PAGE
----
The labor force participation rate fell one-tenth of a percentage point in July to 63.4 percent, near its low of the downturn (63.3 percent in April) and far below the prerecession 66.0 percent level of December 2007. It is likely that the majority of the workers who make up the drop in the labor force participation rate since the start of the recession would be in the labor force if job prospects were strong. The Congressional Budget Office (CBO) estimates the current size of the “potential labor force”—the size the labor force would be if job opportunities were strong—at 159.2 million. The size of our current labor force is just 155.8 million. In other words, according to the CBO about 3.4 million workers are “missing” from our workforce. Job growth is not yet strong enough to start drawing them in. It’s useful to note that if those workers were in the labor force looking for work, the unemployment rate would be 9.4 percent instead of 7.4 percent.

3.  Underemployment is elevated

The number of people working part time who want full-time jobs increased by 19,000 in July, to 8.2 million; there has been no improvement in this number in more than a year and a half.  In 2007, there were 4.4 million people working part time who wanted full-time jobs.

4.  Long-term unemployment is elevated

The share of unemployed workers who have been unemployed for more than six months increased in July from 36.7 percent to 37.0 percent; this is a partial reversal of the drop in June. The long-term unemployed share has improved from its peak of 45.3 percent in the spring of 2011. However, that improvement is likely in part due to the scaling back of unemployment insurance benefits, as the requirement to look for work in order to maintain benefits kept some long-term unemployed actively seeking work and therefore counted as unemployed. The long-term unemployed share is still far above normal (in 2007 the share averaged 17.5 percent; today we are at more than double that rate).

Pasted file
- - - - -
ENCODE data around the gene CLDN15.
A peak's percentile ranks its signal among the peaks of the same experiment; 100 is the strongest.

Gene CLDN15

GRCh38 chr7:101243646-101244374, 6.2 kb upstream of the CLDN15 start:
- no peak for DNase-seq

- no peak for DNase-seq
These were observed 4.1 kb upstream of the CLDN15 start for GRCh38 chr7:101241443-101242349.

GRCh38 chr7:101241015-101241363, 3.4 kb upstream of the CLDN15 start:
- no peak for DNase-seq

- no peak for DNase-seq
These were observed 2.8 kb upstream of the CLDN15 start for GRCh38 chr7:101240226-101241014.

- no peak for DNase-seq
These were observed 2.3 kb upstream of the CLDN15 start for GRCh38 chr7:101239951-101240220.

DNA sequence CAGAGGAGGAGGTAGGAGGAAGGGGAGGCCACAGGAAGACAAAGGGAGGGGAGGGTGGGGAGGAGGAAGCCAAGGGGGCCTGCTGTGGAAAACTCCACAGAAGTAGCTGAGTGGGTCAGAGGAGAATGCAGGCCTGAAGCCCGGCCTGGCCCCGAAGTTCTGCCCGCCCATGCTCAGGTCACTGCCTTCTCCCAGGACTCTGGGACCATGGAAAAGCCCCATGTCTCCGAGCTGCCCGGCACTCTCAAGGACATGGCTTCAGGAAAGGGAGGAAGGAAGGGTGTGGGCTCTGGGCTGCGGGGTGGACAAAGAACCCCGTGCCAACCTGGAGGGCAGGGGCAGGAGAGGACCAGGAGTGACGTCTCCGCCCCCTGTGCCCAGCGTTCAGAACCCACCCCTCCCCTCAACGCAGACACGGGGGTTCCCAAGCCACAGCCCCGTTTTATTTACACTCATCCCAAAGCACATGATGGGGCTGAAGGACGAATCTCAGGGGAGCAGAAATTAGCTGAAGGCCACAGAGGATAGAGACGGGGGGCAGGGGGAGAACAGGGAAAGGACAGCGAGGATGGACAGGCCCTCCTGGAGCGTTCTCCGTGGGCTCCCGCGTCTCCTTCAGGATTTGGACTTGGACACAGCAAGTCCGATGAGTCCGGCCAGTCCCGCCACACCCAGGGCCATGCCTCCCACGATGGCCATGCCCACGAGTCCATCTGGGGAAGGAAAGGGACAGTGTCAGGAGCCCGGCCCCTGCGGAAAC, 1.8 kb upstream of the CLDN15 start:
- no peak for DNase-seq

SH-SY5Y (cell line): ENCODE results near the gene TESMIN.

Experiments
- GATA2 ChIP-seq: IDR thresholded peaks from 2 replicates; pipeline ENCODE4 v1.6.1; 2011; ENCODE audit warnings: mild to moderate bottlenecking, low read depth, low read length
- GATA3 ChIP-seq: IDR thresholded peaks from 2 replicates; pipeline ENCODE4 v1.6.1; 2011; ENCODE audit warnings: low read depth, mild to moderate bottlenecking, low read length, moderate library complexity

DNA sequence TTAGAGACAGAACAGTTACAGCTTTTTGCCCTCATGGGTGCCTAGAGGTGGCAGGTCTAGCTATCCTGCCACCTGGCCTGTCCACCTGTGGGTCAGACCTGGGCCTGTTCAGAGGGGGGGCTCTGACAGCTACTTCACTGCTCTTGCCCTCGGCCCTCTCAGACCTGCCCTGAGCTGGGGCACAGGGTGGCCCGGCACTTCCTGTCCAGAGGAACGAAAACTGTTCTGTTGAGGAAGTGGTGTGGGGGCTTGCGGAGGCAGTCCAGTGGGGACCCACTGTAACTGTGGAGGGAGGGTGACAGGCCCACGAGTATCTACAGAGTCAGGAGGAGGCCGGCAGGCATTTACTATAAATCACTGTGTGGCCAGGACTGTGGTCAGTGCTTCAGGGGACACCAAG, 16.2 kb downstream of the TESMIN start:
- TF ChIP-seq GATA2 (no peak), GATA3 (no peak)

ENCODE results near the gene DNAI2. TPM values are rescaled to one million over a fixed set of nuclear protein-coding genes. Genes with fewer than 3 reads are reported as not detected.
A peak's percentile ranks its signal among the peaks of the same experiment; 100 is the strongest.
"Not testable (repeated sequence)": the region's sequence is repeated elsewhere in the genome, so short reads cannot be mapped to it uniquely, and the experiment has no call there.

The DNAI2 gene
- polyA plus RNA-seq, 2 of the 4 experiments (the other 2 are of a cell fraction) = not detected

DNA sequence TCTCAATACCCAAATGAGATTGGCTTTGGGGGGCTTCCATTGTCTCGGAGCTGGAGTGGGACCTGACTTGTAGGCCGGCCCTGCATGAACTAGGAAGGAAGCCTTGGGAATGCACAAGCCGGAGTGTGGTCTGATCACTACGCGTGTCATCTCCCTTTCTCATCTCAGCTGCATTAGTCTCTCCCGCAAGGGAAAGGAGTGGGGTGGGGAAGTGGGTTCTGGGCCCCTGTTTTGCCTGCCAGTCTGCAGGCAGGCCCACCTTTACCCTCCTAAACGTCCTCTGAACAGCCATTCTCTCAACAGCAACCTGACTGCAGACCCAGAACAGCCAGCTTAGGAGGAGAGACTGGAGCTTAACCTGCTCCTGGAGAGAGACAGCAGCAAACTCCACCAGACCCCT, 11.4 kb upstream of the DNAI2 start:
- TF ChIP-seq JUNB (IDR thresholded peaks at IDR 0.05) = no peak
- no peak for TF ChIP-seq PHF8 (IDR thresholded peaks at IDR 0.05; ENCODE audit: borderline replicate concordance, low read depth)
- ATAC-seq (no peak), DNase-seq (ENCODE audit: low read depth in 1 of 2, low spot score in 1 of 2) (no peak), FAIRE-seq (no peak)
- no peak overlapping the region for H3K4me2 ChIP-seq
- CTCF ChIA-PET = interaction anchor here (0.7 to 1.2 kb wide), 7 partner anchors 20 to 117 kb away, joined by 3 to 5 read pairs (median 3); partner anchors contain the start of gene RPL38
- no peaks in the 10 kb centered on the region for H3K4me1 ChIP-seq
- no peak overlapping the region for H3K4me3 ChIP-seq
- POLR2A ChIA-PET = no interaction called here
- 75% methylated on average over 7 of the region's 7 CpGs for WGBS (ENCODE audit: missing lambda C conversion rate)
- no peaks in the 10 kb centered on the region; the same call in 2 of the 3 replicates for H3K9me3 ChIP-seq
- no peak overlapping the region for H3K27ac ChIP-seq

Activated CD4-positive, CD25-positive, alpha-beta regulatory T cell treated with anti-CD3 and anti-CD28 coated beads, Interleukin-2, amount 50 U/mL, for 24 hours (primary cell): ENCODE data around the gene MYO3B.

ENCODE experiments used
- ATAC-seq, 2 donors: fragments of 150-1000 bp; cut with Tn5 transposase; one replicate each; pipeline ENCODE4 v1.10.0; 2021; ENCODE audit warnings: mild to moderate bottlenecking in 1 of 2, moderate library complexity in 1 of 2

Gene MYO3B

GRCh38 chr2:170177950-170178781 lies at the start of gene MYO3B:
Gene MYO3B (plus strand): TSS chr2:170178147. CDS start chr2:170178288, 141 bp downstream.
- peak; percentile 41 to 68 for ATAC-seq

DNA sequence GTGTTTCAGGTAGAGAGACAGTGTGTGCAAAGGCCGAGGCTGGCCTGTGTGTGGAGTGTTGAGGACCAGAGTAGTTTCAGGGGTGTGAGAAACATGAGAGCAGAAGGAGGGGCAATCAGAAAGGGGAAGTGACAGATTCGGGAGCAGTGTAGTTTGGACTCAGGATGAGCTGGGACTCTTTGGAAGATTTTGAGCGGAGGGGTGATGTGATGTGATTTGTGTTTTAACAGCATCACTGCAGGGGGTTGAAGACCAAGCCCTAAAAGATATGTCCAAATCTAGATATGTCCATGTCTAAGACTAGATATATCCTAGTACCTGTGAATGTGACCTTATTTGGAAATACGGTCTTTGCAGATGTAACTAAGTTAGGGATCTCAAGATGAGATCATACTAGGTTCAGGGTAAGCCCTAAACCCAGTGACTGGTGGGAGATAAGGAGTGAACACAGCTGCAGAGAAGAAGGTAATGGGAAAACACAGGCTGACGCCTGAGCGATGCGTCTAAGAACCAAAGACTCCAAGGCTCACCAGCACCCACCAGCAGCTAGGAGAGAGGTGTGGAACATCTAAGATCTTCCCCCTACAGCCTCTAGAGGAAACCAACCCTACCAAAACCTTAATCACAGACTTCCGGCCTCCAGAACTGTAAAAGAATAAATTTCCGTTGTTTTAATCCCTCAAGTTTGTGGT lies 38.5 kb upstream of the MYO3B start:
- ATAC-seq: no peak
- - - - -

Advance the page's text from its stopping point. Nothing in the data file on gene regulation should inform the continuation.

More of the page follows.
5.  Wage growth is depressed

Average hourly wages for all private-sector workers declined by two cents in July, though this followed a 10 cent increase in June. Average hourly wages grew 1.9 percent over the last year, a substantial decline from the prerecession rate of wage growth. Weekly wages, a measure that combines both hours and hourly wages, also dropped in July—by $3.09—as the length of the average workweek ticked down from 35.5 to 35.4 hours. Consumer spending is unlikely to rise unless wage growth picks up, but wage growth is unlikely to pick up without robust job growth.  The economic link between high unemployment and low wage growth is straightforward; employers do not need to pay sizable wage increases to get and keep the workers they need when job opportunities are so weak that workers do not have other options.

6.  Disproportionate job growth in low-wage industries

Job growth in low-wage sectors was again dominant in July; this is to be expected when the labor market is as weak as it has been throughout this sluggish recovery. One reason for this is because, with more than three unemployed workers for every job opening, there are many desperate job seekers who have no other choice but to accept low-wage jobs that they would not have to accept if job opportunities were strong.

The two lowest-paid major industries are retail trade and leisure/hospitality (of which restaurants and bars make up the largest share).  Restaurants and bars increased by 38,400 jobs in July, higher than the average growth of the first half of the year, 34,700. Retail trade added 46,800 jobs in July, also higher than the average growth of the first half of the year, 23,400. These two industries alone contributed more than half of the total job growth in July.  Employment in the temporary help services industry—another low-wage industry—increased by just 7,700 in July. This is slower growth than in the first half of the year, when the monthly increase averaged 20,400; however, because of month-to-month volatility in the data, it should not yet be interpreted as a slowdown in job growth in that industry, which has been growing strongly.

— With research assistance from William Kimball, Natalie Sabadish, and Hilary Wething

See more work by Heidi Shierholz